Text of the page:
Editors Note

May/June 2008

One of the hardest lessons that's been forced down our throats in the last decade or two has been the intransigence of tribal, ethnic, religious, and racial hatred. In instances around the world involving hundreds of millions of people, collective fear and loathing have been enough to justify the most horrendous acts of violence. For those of us who blithely assumed that material values and individualism had increasingly come to supersede traditional cultural heritage, it's come as a shock to learn, time and again, that whether a person is Sunni or Shia, Hutu or Tutsi, Kikuyu or Leuo, Turk or Kurd could still so often prove to be a matter of life or death. Complicating, contradicting, or perhaps provoking this story of crosscultural hostility is the parallel reality of the unprecedented intermingling and intermarrying of different peoples from different backgrounds in our newly globalized human community.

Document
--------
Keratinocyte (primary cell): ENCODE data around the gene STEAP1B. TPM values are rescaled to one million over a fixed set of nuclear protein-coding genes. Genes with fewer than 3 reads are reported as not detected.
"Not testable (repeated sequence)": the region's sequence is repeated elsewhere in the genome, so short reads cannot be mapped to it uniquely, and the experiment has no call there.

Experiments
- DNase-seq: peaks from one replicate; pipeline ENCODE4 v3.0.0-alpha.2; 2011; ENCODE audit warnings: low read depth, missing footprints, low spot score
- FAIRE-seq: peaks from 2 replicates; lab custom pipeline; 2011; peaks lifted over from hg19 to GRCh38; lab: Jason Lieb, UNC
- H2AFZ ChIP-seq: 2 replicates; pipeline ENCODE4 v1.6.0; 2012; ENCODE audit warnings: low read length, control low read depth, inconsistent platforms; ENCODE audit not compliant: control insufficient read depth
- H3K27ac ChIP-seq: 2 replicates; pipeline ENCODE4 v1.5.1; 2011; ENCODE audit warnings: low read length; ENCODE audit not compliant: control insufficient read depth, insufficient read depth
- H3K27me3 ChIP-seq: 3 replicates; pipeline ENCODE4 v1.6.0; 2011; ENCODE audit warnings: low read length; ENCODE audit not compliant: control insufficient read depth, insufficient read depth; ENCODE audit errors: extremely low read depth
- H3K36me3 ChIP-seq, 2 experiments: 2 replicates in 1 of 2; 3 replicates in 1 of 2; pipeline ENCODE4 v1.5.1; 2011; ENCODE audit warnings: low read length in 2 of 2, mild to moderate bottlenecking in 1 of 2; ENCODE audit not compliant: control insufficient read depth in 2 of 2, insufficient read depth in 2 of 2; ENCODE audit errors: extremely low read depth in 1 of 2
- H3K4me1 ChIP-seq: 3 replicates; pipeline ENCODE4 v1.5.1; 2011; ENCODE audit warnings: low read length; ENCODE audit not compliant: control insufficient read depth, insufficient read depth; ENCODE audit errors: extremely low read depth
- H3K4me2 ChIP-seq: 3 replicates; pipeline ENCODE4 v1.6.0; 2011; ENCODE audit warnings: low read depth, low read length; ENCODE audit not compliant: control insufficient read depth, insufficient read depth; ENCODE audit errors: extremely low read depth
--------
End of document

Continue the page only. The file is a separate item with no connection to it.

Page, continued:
In case you were under the impression that group and tribal loyalties dominated life only in less advanced and enlightened countries than ours, you'd be wrong again. Just listen to how raw the whole immigration "debate" has become in the U.S. Of course, nativism is an old and ongoing story at the dark margins of American history. What newcomers haven't had their turn at being bashed by "real" Americans (themselves most likely descendants of once-despised outlanders)?

Even in our supposedly "individualistic" society, people identify deeply with their group or…

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